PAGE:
GLEAN, an annual art residency program, is accepting artist applications for the 2019 program. Artists with a broad range of experience and cultural perspectives are encouraged to apply. One of the five residencies is reserved for a student currently enrolled in an art program at a local college or university. The deadline to apply is Jan. 31.
Apply for GLEAN
GLEAN is an art residency program run through a partnership between Metro, the government that manages the greater Portland area's garbage and recycling system; Recology, an employee-owned company that manages resource recovery facilities; and crackedpots, a local environmental arts nonprofit.
Artists are selected each year by a jury of arts and environmental professionals. The program is accepting artist applications for the 2019 program.
Apply before January 31.
GLEAN was created in 2010 to help raise awareness about our consumption habits and waste, and to inspire new ways of looking at trash as a resource. Artists selected for the program are given license to rummage the piles of Metro Central transfer station for the materials they’ll use to make art. The resulting pieces are then exhibited in a local gallery.
As GLEAN opened its call for next year’s artists, it also welcomed Leslie Vigeant as its new program manager. Vigeant has a Master’s degree in Applied Craft and Design and has been working in the arts for about ten years. She also freelances in marketing and event planning, and teaches at the Oregon College of Art and Craft and Portland State University.
She was also a GLEAN artist.
We sat down with Vigeant to talk about her experience and her vision for GLEAN.
You were a GLEAN artist. How did that experience impact you?
Being a GLEAN artist was a really awesome experience for me. I was doing my Master's thesis at the time, so half of the program was during my thesis and half of the program was after. It was really helpful for me to have a show a few months outside of grad school, because it's generally a slump that people go through. GLEAN helped me to work through that and to maintain a rigor in my practice.
And then post-GLEAN I think that I felt more empowered. There's something really badass about being a five-foot woman in steel-shank boots tromping around in a pile of trash. I sold work at the opening and you get a stipend, so I think in a lot of ways the experience was just really validating for me. I was like “OK, people are interested in my art, and they are interested in my ideas. There is something to be done here.” It was a great motivator.
Why do you get excited about GLEAN?
Oh, man. It's just a wonderful program. It makes so much sense. It's such a smart and obvious thing that should be happening across the country.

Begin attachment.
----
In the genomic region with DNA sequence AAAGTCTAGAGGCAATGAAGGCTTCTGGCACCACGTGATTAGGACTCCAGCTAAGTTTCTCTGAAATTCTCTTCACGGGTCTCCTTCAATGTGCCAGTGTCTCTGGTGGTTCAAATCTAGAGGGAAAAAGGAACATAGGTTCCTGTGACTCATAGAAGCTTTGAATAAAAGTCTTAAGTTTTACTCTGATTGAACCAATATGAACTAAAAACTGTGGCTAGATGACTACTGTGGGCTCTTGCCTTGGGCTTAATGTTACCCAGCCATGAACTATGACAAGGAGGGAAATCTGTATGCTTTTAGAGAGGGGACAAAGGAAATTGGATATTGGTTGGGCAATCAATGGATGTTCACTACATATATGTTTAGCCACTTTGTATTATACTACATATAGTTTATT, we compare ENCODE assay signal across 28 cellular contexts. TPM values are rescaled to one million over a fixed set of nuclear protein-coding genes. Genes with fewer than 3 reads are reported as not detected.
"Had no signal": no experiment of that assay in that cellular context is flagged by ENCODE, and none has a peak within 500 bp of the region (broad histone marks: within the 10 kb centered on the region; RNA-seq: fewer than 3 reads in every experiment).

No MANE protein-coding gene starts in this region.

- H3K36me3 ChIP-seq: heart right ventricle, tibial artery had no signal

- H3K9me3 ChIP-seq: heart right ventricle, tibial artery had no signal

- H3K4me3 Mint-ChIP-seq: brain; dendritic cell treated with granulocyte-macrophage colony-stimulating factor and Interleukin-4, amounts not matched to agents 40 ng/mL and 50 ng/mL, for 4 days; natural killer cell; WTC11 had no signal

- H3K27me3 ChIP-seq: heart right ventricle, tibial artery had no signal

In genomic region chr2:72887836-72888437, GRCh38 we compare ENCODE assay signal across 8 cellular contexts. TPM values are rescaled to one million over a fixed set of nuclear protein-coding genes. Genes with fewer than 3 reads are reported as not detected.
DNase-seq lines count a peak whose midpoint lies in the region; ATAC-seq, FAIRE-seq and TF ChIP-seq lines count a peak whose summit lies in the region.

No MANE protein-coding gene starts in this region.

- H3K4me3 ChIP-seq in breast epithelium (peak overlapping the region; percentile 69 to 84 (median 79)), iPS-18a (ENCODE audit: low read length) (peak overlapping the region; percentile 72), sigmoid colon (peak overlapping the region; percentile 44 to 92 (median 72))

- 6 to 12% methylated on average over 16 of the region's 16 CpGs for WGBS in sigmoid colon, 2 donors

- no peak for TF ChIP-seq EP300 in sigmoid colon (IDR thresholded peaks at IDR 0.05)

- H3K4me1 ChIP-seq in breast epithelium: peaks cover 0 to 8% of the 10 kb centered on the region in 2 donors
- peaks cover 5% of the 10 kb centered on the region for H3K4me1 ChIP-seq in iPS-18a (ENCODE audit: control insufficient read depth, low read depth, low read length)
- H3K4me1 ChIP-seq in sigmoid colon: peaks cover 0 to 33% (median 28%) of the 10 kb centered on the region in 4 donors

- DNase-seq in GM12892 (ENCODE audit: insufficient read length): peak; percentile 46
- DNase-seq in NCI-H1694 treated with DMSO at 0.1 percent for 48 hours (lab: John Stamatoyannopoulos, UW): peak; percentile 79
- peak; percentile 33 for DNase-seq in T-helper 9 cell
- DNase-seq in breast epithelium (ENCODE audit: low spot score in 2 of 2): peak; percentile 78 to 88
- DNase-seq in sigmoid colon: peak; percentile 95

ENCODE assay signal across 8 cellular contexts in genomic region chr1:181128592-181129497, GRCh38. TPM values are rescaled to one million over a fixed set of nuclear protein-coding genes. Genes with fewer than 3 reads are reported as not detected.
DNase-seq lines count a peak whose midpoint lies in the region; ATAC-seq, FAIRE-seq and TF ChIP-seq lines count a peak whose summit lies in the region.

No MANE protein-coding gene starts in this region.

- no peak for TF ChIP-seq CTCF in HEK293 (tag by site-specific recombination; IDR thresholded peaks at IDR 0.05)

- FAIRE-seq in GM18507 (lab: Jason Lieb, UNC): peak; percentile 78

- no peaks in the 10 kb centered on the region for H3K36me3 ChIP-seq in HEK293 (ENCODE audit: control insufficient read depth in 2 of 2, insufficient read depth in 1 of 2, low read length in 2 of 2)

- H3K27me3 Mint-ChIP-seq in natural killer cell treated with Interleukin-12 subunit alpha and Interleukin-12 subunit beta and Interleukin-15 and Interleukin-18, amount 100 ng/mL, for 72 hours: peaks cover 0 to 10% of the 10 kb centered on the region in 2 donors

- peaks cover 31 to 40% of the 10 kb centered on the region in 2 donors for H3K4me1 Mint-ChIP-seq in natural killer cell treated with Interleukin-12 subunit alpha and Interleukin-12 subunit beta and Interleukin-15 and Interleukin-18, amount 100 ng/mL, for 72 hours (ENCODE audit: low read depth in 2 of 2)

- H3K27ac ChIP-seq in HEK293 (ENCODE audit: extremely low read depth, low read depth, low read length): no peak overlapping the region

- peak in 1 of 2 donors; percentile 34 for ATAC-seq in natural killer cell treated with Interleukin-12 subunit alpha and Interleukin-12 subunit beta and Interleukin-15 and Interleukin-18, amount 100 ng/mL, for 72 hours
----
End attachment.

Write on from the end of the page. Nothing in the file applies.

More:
The thing that gets me the most excited about it now from my new position is getting other people excited about it, and getting other artists to think about material in a new way. It's something that has been happening in the art world for quite a long time, where we don't feel as an artist that we are still restricted to using only oil paint, or porcelain or high-brow traditional materials any more. A lot of contemporary artists are using cement and couches and all types of things. The thing that’s the most exciting to me now is thinking “How can we hook other artists into getting excited about these really obscure materials and translating them into a new context?”
What does GLEAN offer the community at large?
It shows people that trash is a subjective term and that we can shift the way that society views, values or devalues materials. There's the (Do-It-Yourself) movement and there's a push for people to reduce, reuse and recycle. Portland is a great city for that but we're definitely not perfect. I've seen the mounds of trash that I'm personally guilty of throwing away. GLEAN is an eye-opener.
Where do you see GLEAN headed in the future?
We now have a really rich history of artists coming in and making beautiful work and I am interested in continuing to elevate the work. I'm also interested in diversifying the program more. I think that we can always encourage artists to make better, more critical work.
Down the road, it would be amazing to do something similar to San Francisco where artists have studios. I want to look into partnering with an institution or finding some kind of space so that some of the artists have access to things that they might not have, like a metal shop, or a wood shop. And I think about the big picture — how can we do more of this in other places? How can we refine and then become a prototype and something that can be implemented across the country? I mean, why not?
What would you say to someone who is considering applying to GLEAN?
Apply! Do it! I think everyone who is interested should apply. GLEAN should be a place where people feel comfortable taking risks, because that's inherent in what we do as artists. I think that if someone gets excited about material exploration, or if somebody wants to work big but can't afford it; if somebody has a really strong practice but is feeling like they're in a rut — there's just so many ways that all types of people at different levels within their art practice can access this program. I think they should all apply. It's free to apply — we deliberately make it very accessible.
You don't need to be someone who already uses waste material. I really want to encourage artists that have a practice outside of that to apply too. It's really an opportunity to grow your practice. It's certainly for people who already use reused materials, but it's just as much for people who don't.